Shive vs Slive - What's the difference?

shive | slive |


As nouns the difference between shive and slive

is that shive is a slice, especially of bread or shive can be (obsolete) a splinter; a particle of fluff on the surface of cloth or other material or shive can be or shive can be while slive is (dialectal) a slice or sliver; , chip.

As a verb slive is

(transitive|obsolete|or|dialectal) to cut; split; separate or slive can be (dialectal|northern england|scotland) to sneak; skulk; proceed in a sly way; creep.

shive

English

Etymology 1

(wikipedia shive) A parallel form of (sheave), from a (etyl) base which probably existed in (etyl) (though is not attested before the Middle English period). Cognate with (etyl) Scheibe, late (etyl) .

Noun

(en noun)
  • A slice, especially of bread.
  • * 1980 , Anthony Burgess, Earthly Powers :
  • In my cool room with the shutters shut and the thin shives of air and light coming through the slats, I cried myself to sleep in an overloud selfpitying transport.
  • (obsolete) A sheave.
  • A beam or plank of split wood.
  • A flat, wide cork for plugging a large hole.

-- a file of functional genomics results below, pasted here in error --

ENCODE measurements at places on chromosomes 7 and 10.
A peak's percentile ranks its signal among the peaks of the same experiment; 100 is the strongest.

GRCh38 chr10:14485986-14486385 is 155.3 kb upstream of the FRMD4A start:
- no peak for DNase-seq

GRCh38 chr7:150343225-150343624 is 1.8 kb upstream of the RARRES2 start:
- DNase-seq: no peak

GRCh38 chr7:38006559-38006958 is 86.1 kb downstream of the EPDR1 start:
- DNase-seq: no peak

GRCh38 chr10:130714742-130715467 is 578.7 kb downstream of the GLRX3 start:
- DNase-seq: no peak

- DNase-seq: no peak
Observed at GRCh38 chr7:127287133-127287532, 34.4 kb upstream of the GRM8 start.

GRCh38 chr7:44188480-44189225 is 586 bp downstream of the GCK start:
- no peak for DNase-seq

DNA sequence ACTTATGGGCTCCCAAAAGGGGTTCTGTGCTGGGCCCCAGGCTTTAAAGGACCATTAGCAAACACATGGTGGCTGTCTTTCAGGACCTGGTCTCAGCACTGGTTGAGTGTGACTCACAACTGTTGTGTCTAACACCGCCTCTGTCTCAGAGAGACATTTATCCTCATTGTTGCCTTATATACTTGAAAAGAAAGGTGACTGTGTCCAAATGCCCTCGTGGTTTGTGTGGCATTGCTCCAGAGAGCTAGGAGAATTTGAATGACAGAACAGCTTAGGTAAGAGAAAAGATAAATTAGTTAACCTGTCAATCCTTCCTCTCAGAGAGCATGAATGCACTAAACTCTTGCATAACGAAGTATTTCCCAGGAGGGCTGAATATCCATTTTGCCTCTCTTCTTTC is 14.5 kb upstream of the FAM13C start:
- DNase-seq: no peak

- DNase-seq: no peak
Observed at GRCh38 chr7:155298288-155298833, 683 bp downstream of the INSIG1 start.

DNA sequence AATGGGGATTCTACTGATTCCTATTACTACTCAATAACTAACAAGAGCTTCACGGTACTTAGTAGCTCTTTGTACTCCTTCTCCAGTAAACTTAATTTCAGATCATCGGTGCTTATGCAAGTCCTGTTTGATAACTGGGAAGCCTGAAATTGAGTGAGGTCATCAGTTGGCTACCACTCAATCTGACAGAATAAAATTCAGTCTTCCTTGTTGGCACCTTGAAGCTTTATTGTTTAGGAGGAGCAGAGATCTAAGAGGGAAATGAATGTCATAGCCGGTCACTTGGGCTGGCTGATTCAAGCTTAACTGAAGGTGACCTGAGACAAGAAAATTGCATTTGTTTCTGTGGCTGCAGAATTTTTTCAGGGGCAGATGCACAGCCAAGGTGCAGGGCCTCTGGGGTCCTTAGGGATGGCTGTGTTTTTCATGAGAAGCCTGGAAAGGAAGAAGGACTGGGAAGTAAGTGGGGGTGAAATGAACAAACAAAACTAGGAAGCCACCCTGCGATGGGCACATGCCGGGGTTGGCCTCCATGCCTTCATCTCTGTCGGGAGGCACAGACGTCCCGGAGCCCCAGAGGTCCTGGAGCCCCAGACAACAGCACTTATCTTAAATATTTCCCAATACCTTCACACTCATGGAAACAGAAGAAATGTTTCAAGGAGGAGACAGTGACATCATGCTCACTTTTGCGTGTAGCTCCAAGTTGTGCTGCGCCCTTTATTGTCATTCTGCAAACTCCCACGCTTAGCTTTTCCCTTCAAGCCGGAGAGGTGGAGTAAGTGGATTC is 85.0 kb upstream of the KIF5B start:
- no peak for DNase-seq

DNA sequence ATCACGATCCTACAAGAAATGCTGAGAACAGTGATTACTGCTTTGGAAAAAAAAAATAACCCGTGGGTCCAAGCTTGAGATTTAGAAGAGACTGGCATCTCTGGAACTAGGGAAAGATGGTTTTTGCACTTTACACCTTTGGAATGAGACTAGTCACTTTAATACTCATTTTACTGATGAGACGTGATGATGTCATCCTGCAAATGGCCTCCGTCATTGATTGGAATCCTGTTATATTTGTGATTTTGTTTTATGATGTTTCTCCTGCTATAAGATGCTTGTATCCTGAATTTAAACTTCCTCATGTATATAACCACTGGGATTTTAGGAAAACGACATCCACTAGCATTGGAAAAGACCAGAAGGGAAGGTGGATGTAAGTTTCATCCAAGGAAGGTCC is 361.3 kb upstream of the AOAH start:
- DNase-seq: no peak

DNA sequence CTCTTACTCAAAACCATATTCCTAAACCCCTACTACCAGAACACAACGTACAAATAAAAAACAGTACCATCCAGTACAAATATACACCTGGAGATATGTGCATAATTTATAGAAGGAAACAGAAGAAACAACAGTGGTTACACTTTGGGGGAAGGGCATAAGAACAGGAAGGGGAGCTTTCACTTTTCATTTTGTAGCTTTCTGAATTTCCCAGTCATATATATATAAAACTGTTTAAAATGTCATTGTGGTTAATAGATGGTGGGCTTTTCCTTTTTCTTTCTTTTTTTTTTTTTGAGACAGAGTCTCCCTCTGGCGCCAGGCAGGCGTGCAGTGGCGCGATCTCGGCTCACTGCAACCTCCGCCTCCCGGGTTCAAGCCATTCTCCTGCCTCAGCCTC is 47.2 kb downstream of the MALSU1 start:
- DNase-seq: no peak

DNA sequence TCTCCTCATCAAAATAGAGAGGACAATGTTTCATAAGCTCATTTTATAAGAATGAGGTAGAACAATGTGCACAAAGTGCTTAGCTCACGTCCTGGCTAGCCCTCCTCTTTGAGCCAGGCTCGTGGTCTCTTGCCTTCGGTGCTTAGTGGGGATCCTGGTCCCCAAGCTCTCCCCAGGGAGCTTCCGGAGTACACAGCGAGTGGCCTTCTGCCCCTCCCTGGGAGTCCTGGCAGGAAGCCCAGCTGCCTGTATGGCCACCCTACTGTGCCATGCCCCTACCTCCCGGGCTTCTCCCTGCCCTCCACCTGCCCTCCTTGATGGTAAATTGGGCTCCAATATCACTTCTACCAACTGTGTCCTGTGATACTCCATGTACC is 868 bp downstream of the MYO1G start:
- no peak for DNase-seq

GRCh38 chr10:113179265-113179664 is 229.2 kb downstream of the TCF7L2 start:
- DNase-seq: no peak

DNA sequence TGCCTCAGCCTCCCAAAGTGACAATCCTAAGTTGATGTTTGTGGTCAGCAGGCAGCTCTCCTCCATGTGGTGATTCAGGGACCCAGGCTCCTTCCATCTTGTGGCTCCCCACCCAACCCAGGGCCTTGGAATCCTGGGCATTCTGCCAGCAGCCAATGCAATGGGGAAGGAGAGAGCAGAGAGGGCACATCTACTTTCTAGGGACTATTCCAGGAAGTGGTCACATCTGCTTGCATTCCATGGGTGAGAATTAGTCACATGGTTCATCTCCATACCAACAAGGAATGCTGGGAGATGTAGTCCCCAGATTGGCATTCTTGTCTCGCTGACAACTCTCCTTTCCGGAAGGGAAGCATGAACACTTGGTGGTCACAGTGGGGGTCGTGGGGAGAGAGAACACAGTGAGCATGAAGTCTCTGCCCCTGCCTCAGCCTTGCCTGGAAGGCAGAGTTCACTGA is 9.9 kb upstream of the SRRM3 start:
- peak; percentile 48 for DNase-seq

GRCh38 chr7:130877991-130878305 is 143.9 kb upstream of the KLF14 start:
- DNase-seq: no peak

• Etymology 2

    From a (etyl) base which probably existed in Old English (though is not attested before the Middle English period). Cognate with (etyl) Schebe, (etyl) scheef.

    Noun

    (en noun)
  • (obsolete) A splinter; a particle of fluff on the surface of cloth or other material.
  • (paper-makin) A particle of impurity in finished paper.
  • Etymology 3

    Variant of shiv.

    Noun

    (en noun)
  • * 2006 , Thomas Pynchon, Against the Day (Vintage 2007), page 50:
  • So every alleyway down here, every shadow big enough to hide a shive artist with a grudge, is a warm invitation to rewrite history.

    Etymology 4

    See shiva

    Noun

  • * 2010 , , A Life of Learning
  • There are some cultural details in Schissel’s story that are specific to the Jewish community: the family sits shive (seven days of mourning for the dead), and the preference for silence at that time.
    Derived terms
    * sit shive

    Anagrams

    *

    slive

    English

    Etymology 1

    From (etyl) sliven, from (etyl) .

    Verb

  • (transitive, obsolete, or, dialectal) To cut; split; separate.
  • (transitive, obsolete, or, dialectal, chiefly, Scotland) To cut or slice something off; separate by slicing.
  • Noun

    (en noun)
  • (dialectal) A slice or sliver; , chip.
  • Etymology 2

    Perhaps related to (l).

    Verb

  • (dialectal, Northern England, Scotland) To sneak; skulk; proceed in a sly way; creep.
  • Anagrams

    *